Lisa Book Keeping
Canadian company's common structure
|Posted on 1 October, 2019 at 21:30|
A couple of friends asked me about the new company’s set up and how they do taxes pay.
I explained to them other day. I feel happy to share this information here below;
In general words, if you are self-employed, CRA consider that you have a business. If you have a business by yourself, you are considered as a sole proprietorship. If you have a business with a partner, then you have a partnership.
For income tax purposes, CRA define a business as an activity where there is a reasonable expectation of profit. However, for GST/HST purposes, a business can also include an activity whether or not it is engaged in for profit and any regular and continuous activity that involves leasing property
The three most common types of business structure are:
• sole proprietorship;
• partnership; and
As a sole proprietor, you may be required to register for the goods and services tax/harmonized sales tax (GST/HST) if you provide taxable supplies in Canada. For more information link to Basic information about GST/HST https://www.canada.ca/en/revenue-agency/services/tax/businesses/topics/gst-hst-businesses.html or consult Guide RC4022, General Information for GST/HST Registrants http://www.cra-arc.gc.ca/E/pub/gp/rc4022/README.html.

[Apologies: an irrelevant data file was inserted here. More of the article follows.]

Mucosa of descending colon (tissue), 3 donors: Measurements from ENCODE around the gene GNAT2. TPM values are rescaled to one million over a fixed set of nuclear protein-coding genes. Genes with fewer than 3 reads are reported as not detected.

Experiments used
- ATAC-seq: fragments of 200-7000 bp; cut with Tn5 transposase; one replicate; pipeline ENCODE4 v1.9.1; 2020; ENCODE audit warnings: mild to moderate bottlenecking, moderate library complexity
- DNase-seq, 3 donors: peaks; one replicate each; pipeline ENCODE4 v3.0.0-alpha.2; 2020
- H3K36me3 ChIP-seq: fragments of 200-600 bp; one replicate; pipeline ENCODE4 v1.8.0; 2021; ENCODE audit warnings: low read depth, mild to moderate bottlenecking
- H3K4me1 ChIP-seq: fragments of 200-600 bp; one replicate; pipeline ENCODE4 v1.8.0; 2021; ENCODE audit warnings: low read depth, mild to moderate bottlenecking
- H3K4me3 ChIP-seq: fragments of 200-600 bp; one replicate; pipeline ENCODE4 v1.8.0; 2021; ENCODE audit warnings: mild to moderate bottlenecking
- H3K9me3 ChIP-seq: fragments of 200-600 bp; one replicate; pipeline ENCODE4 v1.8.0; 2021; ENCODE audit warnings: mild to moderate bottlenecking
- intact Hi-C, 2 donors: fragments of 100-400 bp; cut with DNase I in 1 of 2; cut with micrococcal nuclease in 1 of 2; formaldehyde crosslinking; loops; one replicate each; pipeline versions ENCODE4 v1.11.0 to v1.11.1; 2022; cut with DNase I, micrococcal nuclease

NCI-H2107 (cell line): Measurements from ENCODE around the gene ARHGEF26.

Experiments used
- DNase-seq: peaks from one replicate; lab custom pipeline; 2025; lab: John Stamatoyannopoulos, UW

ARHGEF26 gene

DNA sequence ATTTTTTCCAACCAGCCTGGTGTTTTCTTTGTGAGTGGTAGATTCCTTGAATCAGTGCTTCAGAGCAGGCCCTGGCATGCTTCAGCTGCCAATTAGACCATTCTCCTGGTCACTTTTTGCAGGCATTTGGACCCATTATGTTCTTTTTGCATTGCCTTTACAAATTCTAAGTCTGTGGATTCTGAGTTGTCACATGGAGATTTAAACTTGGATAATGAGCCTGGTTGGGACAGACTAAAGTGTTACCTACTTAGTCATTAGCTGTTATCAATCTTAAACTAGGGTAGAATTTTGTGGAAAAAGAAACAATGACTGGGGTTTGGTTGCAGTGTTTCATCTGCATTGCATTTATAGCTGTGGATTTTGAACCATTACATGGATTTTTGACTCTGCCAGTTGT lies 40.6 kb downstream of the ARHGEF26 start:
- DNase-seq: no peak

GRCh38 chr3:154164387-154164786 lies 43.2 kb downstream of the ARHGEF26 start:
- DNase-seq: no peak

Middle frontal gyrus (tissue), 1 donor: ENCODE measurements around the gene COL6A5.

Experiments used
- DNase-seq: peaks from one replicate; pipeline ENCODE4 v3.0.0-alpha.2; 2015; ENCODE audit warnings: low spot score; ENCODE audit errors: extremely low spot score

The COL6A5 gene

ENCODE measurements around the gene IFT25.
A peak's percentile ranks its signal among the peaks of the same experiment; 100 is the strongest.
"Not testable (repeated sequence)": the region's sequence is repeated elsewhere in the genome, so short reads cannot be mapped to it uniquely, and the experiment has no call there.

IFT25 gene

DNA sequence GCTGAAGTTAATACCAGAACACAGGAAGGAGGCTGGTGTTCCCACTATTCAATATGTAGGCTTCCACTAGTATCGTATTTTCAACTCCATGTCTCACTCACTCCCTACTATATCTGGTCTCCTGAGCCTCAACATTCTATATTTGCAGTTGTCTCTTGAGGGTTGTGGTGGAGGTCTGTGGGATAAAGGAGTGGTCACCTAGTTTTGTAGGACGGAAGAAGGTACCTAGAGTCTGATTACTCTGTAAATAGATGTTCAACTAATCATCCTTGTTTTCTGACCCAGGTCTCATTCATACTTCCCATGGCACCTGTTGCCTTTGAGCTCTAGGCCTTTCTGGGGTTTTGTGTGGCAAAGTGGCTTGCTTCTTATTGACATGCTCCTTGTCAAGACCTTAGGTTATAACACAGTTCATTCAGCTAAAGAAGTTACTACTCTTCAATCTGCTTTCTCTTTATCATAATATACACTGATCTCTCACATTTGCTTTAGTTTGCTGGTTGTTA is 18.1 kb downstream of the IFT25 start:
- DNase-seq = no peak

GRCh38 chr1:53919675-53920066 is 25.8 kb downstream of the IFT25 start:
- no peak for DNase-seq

For Sole proprietorship pays taxes by reporting income (or loss) on T1 income tax and benefit return. The income (or loss) forms part of the sole proprietor's overall income for the year.
A partnership by itself does not pay income tax on its own. Instead, each partner includes a share of the partnership income (or loss) on a personal, corporate, or trust income tax return.
The above 2 have to either file their financial statements or a numbers of forms as applicable according to CRA, for these forms and guide, please link to:
A corporation is a separate legal entity. The owners are referred to as shareholders.